Main definitions of con in English

: con1con2con3con4con5con6

con1

verb

[WITH OBJECT]informal
  • Persuade (someone) to do or believe something, typically by use of a deception.

    ‘I conned him into giving me your home number’
    ‘she was jailed for conning her aunt out of $500,000’
    • ‘It's certainly totally immoral to con people that they have a psychic connection when there is none.’
    • ‘Most of these reports were of tourists being conned or swindled.’
    • ‘His exceptional skills at grifting combined with his good looks have allowed him to believe that he can con anybody.’
    • ‘Today, she is starting three-and-a-half years behind bars for her latest deceptions, plus six months for trying to con the judge into believing a fish and chip shop was a hospital.’
    • ‘He couldn't believe that he had let Frankie con him into believing him.’
    • ‘He managed to con people into believing he was an airline pilot, a lawyer and a doctor.’
    • ‘Telephone fraudsters are being foiled in their attempts to con people out of hundreds of pounds.’
    • ‘Governments only need to spend millions of dollars trying to con us into believing that they've done a good job if they haven't.’
    • ‘He is charged with sending spam emails which conned people into believing that they had won millions of dollars in overseas lotteries, or inheritance, or through a business opportunity.’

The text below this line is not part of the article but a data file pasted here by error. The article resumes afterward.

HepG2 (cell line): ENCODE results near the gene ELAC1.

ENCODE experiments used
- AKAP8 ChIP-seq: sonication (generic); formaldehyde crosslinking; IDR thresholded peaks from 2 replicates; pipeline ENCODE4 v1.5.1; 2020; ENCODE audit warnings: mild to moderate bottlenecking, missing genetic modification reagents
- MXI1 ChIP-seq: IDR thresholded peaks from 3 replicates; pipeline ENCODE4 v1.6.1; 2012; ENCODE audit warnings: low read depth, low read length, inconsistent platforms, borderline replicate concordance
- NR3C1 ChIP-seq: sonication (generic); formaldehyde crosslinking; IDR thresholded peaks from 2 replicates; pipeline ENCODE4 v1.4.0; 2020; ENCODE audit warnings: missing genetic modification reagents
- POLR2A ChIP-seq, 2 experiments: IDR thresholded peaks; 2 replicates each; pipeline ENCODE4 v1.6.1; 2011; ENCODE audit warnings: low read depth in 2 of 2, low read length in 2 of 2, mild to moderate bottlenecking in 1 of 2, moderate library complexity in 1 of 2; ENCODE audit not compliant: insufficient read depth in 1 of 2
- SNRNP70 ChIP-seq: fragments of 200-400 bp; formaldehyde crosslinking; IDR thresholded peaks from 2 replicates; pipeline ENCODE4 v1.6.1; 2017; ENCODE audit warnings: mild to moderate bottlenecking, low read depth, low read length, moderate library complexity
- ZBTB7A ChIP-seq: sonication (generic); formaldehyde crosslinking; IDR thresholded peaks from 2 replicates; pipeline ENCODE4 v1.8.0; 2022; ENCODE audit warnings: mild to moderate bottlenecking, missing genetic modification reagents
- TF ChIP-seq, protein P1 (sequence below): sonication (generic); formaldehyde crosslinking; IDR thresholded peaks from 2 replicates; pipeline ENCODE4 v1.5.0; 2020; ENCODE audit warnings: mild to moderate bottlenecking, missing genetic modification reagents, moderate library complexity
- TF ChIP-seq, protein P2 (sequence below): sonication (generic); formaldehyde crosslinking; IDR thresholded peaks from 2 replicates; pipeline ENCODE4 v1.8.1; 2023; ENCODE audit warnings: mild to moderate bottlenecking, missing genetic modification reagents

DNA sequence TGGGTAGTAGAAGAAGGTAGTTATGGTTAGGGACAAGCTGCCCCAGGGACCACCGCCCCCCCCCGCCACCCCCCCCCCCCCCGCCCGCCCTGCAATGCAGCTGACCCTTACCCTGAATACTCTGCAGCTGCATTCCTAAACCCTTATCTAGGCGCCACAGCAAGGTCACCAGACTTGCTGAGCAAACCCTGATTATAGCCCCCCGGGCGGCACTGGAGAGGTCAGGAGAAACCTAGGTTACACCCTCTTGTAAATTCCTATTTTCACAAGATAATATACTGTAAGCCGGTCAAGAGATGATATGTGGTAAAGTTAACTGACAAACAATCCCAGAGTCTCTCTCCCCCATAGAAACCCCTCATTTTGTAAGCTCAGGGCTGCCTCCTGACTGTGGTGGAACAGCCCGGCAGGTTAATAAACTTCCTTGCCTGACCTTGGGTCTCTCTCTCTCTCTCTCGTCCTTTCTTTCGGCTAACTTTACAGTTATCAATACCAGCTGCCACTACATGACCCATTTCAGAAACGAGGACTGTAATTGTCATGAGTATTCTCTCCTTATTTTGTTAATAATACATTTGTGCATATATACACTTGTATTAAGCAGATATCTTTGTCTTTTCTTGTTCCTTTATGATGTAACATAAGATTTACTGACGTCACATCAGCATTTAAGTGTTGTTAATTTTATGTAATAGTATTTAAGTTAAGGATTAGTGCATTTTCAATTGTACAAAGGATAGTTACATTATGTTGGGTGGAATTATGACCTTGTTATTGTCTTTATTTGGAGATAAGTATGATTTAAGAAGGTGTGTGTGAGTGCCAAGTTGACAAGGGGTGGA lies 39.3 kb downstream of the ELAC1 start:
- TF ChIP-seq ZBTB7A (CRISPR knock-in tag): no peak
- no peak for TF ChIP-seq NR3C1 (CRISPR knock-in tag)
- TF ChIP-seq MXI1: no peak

• ‘Since the beginning of June there have been 39 burglaries in which thieves have conned their way into homes.’
    • ‘We allow criminals who have stolen or conned people out of their money to retain their assets even though the property that they have taken has not been recovered.’
    • ‘What happened is some very smart people got conned by the little office conman, and that's what this kid turns out to be.’
    • ‘‘Up is down, and down is up… My feeling is that someone has essentially conned her into believing that she's going to be voting,’ he said.’
    • ‘The Internet giant has taken almost two weeks to respond to allegations of a scam designed to con its users out of £199.’
    • ‘Police believe the man conned his way into the 41-year-old victim's house by offering to do building work.’
    • ‘According to Jevans, it is hard to know how many people are conned by phishing scams.’
    • ‘Also, the trailers and TV ads are conning us into believing that it's about a talking kangaroo.’
    • ‘They con the girls into believing they are about to make it onto the front page of every magazine.’
    • ‘It works the first time, causing the person being conned to believe that the rest of the notes will be cleaned and thus yield a fortune.’